• Warning: Sometimes they deal with darker themes and topics, so that might not be for everyone. I find they know when to draw a veil for the most part and don’t engage much in inappropriate humor regarding these things. They, themselves, are not a diverse group (mostly white males) but they do seem to genuinely try to explore new identities through their characters in a manner that is respectful (again, in my opinion, as a member of minority group).

The Jank Cast: I don’t listen much to this podcast anymore but I had to recommend two of their campaigns. Both ran in Apocalypse World. I think the Jank group was tailor-made to run AW, or AW was tailor-made for them. They are a diverse group (women and non-heterosexual people are on the cast) and they like to explore identity and everything that means a lot. Again, they touch on darker things but I think they’re even better at veiling than RPPR and most other podcasts I’ve listened to. Anyway:

  • Leviathan: Ran in AW. Technically, it starts on ep. 3 (they didn’t record before them) but you get to learn about the words through the AP rather than being there for character creation and world creation. This campaign is a wonderful example of what happens when you take a few well-realized characters put them in close quarters and just let them go. The plot never gets too big. The locations are never too sprawling. The characters are everything and even the NPCs, who sometimes end up becoming PCs, become meaningful and worthwhile caring about. I sometimes hated the PCs but I never disliked the players. The PCs always behaved in ways that followed from who they were. Nothing felt contrived. Every action felt believable. It’s really a wonderful listen.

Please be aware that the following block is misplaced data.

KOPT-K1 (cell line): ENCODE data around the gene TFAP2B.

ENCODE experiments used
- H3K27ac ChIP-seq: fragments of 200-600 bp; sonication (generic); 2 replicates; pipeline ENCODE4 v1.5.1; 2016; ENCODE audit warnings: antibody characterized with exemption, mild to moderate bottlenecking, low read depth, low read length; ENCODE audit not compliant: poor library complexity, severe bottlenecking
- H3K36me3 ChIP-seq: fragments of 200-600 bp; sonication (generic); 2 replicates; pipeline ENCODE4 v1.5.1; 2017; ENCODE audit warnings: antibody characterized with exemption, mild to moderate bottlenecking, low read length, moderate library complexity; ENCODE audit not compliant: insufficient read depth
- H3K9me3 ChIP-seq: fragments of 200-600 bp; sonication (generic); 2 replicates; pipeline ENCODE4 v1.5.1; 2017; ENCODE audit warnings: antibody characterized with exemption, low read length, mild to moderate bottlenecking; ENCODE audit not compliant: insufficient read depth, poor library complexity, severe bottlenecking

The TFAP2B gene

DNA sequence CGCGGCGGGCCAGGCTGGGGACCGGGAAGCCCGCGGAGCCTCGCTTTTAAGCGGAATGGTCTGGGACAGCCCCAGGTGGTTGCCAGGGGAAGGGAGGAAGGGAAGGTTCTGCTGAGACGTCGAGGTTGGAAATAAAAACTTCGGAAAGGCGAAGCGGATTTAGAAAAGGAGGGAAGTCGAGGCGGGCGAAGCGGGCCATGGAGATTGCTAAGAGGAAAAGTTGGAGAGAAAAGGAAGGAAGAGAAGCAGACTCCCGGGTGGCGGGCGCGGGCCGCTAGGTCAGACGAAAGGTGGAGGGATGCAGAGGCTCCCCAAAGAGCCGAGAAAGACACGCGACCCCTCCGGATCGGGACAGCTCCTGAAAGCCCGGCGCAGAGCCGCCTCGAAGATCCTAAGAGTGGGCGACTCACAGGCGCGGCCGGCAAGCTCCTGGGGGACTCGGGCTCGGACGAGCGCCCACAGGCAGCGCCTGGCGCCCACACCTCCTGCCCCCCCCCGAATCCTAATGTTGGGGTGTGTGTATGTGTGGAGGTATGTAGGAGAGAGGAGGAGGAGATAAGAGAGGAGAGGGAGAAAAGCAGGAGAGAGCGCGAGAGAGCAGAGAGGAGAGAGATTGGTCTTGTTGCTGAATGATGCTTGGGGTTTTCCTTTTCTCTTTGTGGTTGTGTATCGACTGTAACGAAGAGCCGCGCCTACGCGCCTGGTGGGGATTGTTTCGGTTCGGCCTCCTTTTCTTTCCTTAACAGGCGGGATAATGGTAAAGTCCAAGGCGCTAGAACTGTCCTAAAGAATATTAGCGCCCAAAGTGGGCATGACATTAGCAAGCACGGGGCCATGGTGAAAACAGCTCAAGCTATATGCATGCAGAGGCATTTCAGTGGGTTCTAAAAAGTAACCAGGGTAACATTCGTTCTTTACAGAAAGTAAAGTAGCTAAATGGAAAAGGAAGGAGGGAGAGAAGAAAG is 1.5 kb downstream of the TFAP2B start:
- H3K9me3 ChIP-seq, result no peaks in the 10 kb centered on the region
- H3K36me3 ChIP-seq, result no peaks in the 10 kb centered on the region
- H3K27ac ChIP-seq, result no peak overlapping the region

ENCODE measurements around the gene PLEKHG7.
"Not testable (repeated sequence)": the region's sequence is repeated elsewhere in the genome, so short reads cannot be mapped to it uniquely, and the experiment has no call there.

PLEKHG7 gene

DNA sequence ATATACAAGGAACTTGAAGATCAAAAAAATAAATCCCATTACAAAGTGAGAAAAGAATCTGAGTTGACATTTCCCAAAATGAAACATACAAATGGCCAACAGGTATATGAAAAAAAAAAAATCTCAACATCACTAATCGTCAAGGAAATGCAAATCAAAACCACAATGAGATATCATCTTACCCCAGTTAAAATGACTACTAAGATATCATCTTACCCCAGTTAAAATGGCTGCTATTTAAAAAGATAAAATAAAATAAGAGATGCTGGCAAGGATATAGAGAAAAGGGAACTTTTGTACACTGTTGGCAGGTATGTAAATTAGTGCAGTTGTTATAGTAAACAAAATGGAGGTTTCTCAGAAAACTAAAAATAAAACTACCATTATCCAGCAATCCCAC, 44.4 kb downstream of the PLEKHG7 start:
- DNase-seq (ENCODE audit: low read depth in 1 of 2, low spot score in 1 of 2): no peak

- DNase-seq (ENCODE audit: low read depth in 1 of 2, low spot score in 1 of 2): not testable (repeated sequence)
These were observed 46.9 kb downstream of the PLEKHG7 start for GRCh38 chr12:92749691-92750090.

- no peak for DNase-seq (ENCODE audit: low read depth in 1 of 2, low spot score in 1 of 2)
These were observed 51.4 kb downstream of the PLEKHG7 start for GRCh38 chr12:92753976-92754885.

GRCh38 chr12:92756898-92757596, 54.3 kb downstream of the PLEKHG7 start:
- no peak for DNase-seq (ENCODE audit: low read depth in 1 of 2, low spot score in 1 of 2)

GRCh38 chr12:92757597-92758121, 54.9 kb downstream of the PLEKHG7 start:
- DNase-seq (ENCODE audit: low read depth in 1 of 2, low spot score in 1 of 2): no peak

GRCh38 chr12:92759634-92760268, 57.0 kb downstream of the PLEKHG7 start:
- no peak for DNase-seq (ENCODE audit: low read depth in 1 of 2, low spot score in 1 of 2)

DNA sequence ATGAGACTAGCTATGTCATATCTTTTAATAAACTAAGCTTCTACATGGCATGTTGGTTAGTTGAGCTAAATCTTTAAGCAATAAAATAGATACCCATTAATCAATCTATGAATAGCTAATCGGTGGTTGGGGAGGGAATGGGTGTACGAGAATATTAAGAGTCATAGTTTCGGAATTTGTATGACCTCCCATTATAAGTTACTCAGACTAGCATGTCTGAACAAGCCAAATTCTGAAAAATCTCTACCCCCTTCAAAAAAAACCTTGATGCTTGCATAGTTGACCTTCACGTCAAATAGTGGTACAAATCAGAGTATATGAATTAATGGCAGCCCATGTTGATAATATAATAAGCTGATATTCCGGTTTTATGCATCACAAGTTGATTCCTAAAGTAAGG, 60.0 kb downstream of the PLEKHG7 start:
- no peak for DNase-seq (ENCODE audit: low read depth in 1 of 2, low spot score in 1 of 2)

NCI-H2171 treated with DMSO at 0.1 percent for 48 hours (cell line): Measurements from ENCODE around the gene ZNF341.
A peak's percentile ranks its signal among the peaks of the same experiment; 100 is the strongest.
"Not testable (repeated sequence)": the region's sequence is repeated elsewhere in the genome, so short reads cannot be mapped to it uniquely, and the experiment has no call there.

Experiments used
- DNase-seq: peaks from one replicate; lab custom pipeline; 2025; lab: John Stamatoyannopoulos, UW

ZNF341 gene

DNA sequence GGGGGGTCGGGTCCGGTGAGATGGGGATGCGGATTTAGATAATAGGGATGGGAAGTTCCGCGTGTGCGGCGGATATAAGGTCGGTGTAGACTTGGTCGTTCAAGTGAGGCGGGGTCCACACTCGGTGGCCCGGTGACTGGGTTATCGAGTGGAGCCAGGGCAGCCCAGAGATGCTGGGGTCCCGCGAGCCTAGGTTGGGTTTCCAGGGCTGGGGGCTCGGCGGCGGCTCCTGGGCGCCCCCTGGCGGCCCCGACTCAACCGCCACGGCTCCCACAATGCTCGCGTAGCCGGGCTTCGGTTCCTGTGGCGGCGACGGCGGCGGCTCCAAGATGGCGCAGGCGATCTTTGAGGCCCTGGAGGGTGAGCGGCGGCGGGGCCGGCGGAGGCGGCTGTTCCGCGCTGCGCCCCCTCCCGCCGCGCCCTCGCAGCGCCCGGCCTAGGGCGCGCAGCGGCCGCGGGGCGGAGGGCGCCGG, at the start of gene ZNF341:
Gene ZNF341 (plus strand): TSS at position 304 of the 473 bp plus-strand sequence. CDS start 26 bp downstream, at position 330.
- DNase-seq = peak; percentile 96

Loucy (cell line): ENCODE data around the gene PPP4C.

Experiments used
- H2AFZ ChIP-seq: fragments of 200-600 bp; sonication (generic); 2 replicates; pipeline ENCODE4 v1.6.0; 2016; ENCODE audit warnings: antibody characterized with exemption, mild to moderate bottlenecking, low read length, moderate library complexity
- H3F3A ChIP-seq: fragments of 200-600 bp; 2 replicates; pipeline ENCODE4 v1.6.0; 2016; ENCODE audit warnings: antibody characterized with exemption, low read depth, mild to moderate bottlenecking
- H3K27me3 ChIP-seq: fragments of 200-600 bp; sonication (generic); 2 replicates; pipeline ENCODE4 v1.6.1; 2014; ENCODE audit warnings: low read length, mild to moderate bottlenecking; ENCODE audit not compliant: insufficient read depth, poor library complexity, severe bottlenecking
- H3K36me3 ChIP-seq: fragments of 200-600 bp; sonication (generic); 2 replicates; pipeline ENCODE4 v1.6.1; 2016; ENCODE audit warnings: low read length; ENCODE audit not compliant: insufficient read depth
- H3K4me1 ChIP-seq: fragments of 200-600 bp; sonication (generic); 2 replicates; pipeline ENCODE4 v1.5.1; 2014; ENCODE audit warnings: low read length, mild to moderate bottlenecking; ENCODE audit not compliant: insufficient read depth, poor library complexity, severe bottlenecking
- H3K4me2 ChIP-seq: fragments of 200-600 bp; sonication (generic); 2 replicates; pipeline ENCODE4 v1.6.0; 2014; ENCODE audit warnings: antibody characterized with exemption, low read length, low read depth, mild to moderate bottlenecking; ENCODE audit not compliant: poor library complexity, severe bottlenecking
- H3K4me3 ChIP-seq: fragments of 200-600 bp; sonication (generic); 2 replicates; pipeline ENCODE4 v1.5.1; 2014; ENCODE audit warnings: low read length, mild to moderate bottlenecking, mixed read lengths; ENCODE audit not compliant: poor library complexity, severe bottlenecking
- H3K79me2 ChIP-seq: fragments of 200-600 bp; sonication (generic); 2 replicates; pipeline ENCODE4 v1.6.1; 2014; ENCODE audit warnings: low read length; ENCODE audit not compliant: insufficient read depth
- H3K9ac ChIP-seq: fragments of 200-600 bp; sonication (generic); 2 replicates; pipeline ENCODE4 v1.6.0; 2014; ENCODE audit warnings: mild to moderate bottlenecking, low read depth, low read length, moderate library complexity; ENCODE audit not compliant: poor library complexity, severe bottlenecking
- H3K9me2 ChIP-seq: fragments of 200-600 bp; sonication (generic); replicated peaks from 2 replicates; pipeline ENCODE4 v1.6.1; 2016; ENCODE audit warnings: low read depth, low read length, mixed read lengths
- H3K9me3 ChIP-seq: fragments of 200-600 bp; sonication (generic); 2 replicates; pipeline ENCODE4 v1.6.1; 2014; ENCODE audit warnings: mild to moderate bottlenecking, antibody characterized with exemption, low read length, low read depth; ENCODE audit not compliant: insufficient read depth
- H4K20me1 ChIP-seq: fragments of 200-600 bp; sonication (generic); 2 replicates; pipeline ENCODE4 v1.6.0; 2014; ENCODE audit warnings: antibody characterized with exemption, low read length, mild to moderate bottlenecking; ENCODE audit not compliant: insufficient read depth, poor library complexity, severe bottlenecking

• Black Diamond: Ran in AW. A ‘follow-up’ to Leviathan that takes place many years later and can be a stand-alone listen if you like. The few main characters who show up are drastically different and the ensuing story is as well. It didn’t feel as special as Leviathan did for me but it felt like a worthy sequel for those characters. It’s a slower burn. It has, in my opinion, a better realized setting. It seems to try things with AW that Leviathan didn’t.

I hope if anyone checks those out, they find something they like in there!